a. Newton contends that he received ineffective assistance of counsel because trial counsel acquiesced in the trial court's ruling that such a charge was not credibly raised by the evidence. Such claim to the contrary notwithstanding, “[c]ounsel's decision as to which requests to charge to pursue in light of the defense theory is a strategic one. [Cit.]” Conaway v. State, 277 Ga. 422, 424(2), 589 S.E.2d 108 (2003). As a general rule, matters of tactics and strategy, “whether wise or unwise, do not amount to ineffective assistance of counsel.” (Citation and punctuation omitted.) Berry v. State, 267 Ga. 476, 482(4)(i), 480 S.E.2d 32 (1997).

Here, it is undisputed that the sole defense theory, after trial counsel consulted with Newton, was mere presence at the crime scene as an innocent bystander. And Newton has failed to show that trial counsel's strategy was otherwise contrary to his wishes or that an instruction on “justification” would have altered the outcome at trial. Consequently, Newton has failed to show ineffectiveness of counsel on this account.

b. Further, Newton contends that he received ineffective assistance of counsel because trial counsel submitted his request to charge on justification in a format which did not comply with USCR 10.3.

USCR 10.3 provides the following:

All requests to charge shall be numbered consecutively on separate sheets of paper and submitted to the court in duplicate by counsel for all parties at the commencement of trial, unless otherwise provided by pre-trial order; provided, however, that additional requests may be submitted to cover unanticipated points which arise thereafter.

At the motion for new trial hearing, trial counsel conceded that his requests for jury instructions did not comply with USCR 10.3 because they were submitted as an unnumbered list on a single sheet of paper. While the “failure to adhere to the rule has been cited as justification for a trial court's refusal to give a later requested charge[ ]” (see Gagnon v. State, 240 Ga.App. 754, 755(1), 525 S.E.2d 127 (1999) (addressing the timeliness of a written request) (citations omitted)), such a failure has not been held to result in the waiver of such a request. See, e.g., Temple v. State, 238 Ga.App. 146, 148(3), 517 S.E.2d 850 (1999) (it was not error for the trial court to refuse to give charges on lesser included crimes where the requests for charges were not timely submitted under USCR 10.3); Smith v. State, 222 Ga.App. 366, 370(5), 474 S.E.2d 272 (1996) (failure to give charge not error because request to charge not timely submitted under USCR 10.3). Moreover, here, the trial court considered Newton's request to charge on justification, and, trial counsel concurring, determined that the evidence did not support the charge. Thus, although trial counsel concedes deficient performance as counsel due to his failure to submit his requests to charge in the proper format, Newton has failed to show that such deficiency prejudiced his defense. Accordingly, Newton has likewise failed to establish ineffective assistance of trial counsel on this basis. Dickens, supra, 280 Ga. at 321(2), 627 S.E.2d 587.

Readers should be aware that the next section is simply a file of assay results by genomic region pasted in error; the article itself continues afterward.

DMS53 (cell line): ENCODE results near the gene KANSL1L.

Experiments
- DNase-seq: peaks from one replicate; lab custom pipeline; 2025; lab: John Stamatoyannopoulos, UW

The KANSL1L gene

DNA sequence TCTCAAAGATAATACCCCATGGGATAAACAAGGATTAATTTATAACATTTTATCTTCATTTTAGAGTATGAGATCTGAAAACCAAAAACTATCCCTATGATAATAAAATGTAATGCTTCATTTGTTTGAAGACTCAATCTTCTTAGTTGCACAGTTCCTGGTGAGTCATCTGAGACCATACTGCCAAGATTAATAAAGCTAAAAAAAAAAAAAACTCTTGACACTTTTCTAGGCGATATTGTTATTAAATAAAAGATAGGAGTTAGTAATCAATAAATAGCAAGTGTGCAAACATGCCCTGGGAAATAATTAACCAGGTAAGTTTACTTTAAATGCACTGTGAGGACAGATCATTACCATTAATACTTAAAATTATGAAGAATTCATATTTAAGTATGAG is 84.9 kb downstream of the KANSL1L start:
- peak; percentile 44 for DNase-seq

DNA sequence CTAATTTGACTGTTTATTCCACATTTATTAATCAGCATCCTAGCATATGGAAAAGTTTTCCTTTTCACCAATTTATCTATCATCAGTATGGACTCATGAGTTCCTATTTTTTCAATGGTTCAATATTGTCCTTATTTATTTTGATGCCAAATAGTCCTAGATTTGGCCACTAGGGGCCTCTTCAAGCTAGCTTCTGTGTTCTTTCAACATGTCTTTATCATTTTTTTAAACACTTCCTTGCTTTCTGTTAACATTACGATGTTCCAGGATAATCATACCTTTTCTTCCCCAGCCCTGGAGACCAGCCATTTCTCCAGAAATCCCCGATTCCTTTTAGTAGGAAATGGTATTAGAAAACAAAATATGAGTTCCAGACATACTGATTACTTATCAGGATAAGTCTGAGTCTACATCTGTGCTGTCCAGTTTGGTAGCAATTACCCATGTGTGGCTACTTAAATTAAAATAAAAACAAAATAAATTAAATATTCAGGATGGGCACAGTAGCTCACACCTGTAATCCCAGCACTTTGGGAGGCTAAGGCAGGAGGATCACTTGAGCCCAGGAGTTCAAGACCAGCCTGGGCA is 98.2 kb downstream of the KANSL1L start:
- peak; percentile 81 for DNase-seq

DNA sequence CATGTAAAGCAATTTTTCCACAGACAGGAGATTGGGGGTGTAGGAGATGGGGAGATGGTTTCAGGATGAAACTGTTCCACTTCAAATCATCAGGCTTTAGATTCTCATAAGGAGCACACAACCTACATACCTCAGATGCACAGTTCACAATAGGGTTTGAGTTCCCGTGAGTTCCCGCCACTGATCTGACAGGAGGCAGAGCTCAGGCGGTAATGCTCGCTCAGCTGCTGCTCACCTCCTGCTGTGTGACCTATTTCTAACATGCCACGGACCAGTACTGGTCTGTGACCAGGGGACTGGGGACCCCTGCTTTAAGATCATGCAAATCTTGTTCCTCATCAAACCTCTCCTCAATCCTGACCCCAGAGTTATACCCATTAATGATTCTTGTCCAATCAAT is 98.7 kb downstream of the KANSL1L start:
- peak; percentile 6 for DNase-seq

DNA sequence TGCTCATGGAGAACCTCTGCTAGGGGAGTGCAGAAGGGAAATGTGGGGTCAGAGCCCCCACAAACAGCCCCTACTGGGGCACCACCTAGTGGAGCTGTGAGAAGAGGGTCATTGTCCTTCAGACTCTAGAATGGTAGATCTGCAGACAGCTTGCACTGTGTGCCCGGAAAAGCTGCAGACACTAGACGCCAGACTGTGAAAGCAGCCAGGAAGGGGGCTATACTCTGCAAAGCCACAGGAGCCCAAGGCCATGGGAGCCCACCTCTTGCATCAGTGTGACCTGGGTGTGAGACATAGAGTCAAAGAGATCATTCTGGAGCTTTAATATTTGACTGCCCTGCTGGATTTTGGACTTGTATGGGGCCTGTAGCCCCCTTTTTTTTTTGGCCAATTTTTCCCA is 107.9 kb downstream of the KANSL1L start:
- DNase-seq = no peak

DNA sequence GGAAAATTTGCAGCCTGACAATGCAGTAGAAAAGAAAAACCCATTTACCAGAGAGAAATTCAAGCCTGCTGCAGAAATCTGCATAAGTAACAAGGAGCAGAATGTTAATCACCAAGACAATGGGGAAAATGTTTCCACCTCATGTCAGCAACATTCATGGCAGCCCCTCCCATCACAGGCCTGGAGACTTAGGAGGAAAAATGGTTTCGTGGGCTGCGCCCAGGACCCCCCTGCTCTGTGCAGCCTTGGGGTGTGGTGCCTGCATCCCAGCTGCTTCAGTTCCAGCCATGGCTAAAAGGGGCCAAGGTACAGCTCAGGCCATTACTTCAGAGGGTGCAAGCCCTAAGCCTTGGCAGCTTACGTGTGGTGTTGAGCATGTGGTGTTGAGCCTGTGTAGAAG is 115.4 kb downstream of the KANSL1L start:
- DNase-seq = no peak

Judgment affirmed.

MILLER, Chief Judge.

JOHNSON, P.J., and PHIPPS, J., concur.